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In C++0x, one can create a constexpr std::tuple, e.g. like

#include <tuple>
constexpr int i = 10;
constexpr float f = 2.4f;
constexpr double d = -10.4;
constexpr std::tuple<int, float, double> tup(i, f, d);

One also can query a std::tuple at runtime, e.g. via

int i2 = std::get<0>(tup);

But it is not possible to query it at compile time, e.g.,

constexpr int i2 = std::get<0>(tup);

will throw a compilation error (at least with the latest g++ snapshot 2011-02-19).

Is there any other way to query a constexpr std::tuple at compile time?

And if not, is there a conceptual reason why one is not supposed to query it?

(I am aware of avoiding using std::tuple, e.g., by using boost::mpl or boost::fusion instead, but somehow it sounds wrong not to use the tuple class in the new standard...).

By the way, does anybody know why

  constexpr std::tuple<int, float, double> tup(i, f, d);

compiles fine, but

  constexpr std::tuple<int, float, double> tup(10, 2.4f, -10.4);


Thanks a lot in advance! - lars

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In n3225.pdf, only the default constructor is marked constexpr. Perhaps it is just too early to use this feature? – UncleBens Feb 23 '11 at 15:09

2 Answers 2

up vote 10 down vote accepted

std::get is not marked constexpr, so you cannot use it to retrieve the values from a tuple in a constexpr context, even if that tuple is itself constexpr.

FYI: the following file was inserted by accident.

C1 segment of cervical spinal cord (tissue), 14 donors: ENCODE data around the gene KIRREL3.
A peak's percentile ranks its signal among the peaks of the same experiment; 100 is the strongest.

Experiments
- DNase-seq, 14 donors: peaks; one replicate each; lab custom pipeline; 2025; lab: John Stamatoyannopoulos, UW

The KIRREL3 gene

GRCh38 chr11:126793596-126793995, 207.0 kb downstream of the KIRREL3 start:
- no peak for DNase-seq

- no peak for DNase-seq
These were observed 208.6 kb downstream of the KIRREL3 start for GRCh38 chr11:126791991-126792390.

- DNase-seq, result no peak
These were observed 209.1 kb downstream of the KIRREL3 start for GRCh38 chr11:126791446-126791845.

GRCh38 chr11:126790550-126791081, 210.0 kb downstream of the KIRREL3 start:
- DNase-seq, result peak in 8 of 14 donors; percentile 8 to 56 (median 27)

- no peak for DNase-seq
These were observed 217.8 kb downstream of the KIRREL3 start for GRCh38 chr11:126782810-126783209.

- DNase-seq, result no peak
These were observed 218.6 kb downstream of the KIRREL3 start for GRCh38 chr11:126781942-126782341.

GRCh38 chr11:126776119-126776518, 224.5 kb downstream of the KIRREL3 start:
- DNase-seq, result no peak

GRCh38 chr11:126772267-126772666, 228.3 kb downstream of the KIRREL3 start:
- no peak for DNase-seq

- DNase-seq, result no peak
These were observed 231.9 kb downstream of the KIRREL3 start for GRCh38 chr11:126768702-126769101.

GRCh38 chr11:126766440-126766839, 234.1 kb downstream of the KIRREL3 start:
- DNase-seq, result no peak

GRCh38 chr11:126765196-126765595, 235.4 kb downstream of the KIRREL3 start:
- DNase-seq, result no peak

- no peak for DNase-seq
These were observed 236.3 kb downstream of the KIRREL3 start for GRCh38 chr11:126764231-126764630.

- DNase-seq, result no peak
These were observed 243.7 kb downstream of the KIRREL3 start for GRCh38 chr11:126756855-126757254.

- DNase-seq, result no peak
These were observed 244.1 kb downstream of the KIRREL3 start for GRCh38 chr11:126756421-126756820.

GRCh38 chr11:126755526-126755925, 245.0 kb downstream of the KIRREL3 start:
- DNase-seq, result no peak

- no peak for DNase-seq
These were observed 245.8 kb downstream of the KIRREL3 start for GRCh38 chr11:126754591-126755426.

Unfortunately, the implementation of std::tuple is opaque, so you cannot write your own accessors either.

share|improve this answer
Thanks. So your answer is "no, it is not possible." I had a look into <tuple> meanwhile and totally agree. This leaves the question: why cannot we query std::tuples at compile time? But evtl. this question is better discussed in the broader scope of my question on constexpr of std::forward. – Lars Feb 23 '11 at 23:04
N3305 proposes to add constexpr for tuple::get – Dave Abrahams Sep 12 '12 at 15:29

I have not yet worked with C++0x, but it seems to me that std::get() is a function, rather than expression the compiler can directly interpret. As such, it has no meaning except at runtime, after the function itself has been compiled.

share|improve this answer
C++0x adds the keyword constexpr that actually forces the compiler to evaluate a function at compile time, i.e. with constexpr int add(int x, int y) { return x+y;} you can say constexpr int i = add(7, 13); and the value of i is available at compile time, e.g., in static_assert(i == 20, "i correct");. -- So my question is why is std::get not constexpr ? – Lars Feb 23 '11 at 21:55
The idea of constexpr is that the compiler can be told to calculate the result of a function call given that arguments are also const-expressions. – UncleBens Feb 23 '11 at 21:57
That's not my reading of the references I've found. My reading is that a constexpr can define an inline function returning a constant expression (replacing macros), but it can only call a function if that function is itself constexpr. – Uncle Mikey Feb 23 '11 at 21:58
@Lars -- I suppose my guess would be, because std::get<T>(arg) is going to be used in situations where arg is not itself going to be a constexpr. – Uncle Mikey Feb 23 '11 at 22:06
this would not be a problem either as constexpr will be discarded silently when called with non-constexpr arguments. – Lars Feb 23 '11 at 23:05

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